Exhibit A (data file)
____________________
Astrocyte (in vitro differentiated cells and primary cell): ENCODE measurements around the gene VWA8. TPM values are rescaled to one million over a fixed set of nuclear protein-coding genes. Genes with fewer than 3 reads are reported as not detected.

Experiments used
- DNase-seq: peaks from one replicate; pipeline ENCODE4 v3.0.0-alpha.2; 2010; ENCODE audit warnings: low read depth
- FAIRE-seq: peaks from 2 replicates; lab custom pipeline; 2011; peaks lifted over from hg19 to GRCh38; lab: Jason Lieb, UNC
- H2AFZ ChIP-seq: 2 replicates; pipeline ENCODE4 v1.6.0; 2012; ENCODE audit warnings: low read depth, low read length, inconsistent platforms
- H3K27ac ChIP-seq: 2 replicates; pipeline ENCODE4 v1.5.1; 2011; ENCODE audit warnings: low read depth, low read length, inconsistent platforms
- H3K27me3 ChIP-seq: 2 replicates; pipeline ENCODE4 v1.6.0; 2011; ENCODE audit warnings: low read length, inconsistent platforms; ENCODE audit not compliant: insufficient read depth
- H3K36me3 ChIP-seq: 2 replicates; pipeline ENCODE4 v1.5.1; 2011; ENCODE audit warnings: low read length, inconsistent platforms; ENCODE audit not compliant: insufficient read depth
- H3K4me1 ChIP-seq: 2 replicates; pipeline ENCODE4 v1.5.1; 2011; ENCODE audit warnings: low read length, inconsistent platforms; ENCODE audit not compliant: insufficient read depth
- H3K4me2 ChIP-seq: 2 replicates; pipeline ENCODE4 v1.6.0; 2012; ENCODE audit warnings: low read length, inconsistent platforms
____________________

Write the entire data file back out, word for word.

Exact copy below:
Astrocyte (in vitro differentiated cells and primary cell): ENCODE measurements around the gene VWA8. TPM values are rescaled to one million over a fixed set of nuclear protein-coding genes. Genes with fewer than 3 reads are reported as not detected.

Experiments used
- DNase-seq: peaks from one replicate; pipeline ENCODE4 v3.0.0-alpha.2; 2010; ENCODE audit warnings: low read depth
- FAIRE-seq: peaks from 2 replicates; lab custom pipeline; 2011; peaks lifted over from hg19 to GRCh38; lab: Jason Lieb, UNC
- H2AFZ ChIP-seq: 2 replicates; pipeline ENCODE4 v1.6.0; 2012; ENCODE audit warnings: low read depth, low read length, inconsistent platforms
- H3K27ac ChIP-seq: 2 replicates; pipeline ENCODE4 v1.5.1; 2011; ENCODE audit warnings: low read depth, low read length, inconsistent platforms
- H3K27me3 ChIP-seq: 2 replicates; pipeline ENCODE4 v1.6.0; 2011; ENCODE audit warnings: low read length, inconsistent platforms; ENCODE audit not compliant: insufficient read depth
- H3K36me3 ChIP-seq: 2 replicates; pipeline ENCODE4 v1.5.1; 2011; ENCODE audit warnings: low read length, inconsistent platforms; ENCODE audit not compliant: insufficient read depth
- H3K4me1 ChIP-seq: 2 replicates; pipeline ENCODE4 v1.5.1; 2011; ENCODE audit warnings: low read length, inconsistent platforms; ENCODE audit not compliant: insufficient read depth
- H3K4me2 ChIP-seq: 2 replicates; pipeline ENCODE4 v1.6.0; 2012; ENCODE audit warnings: low read length, inconsistent platforms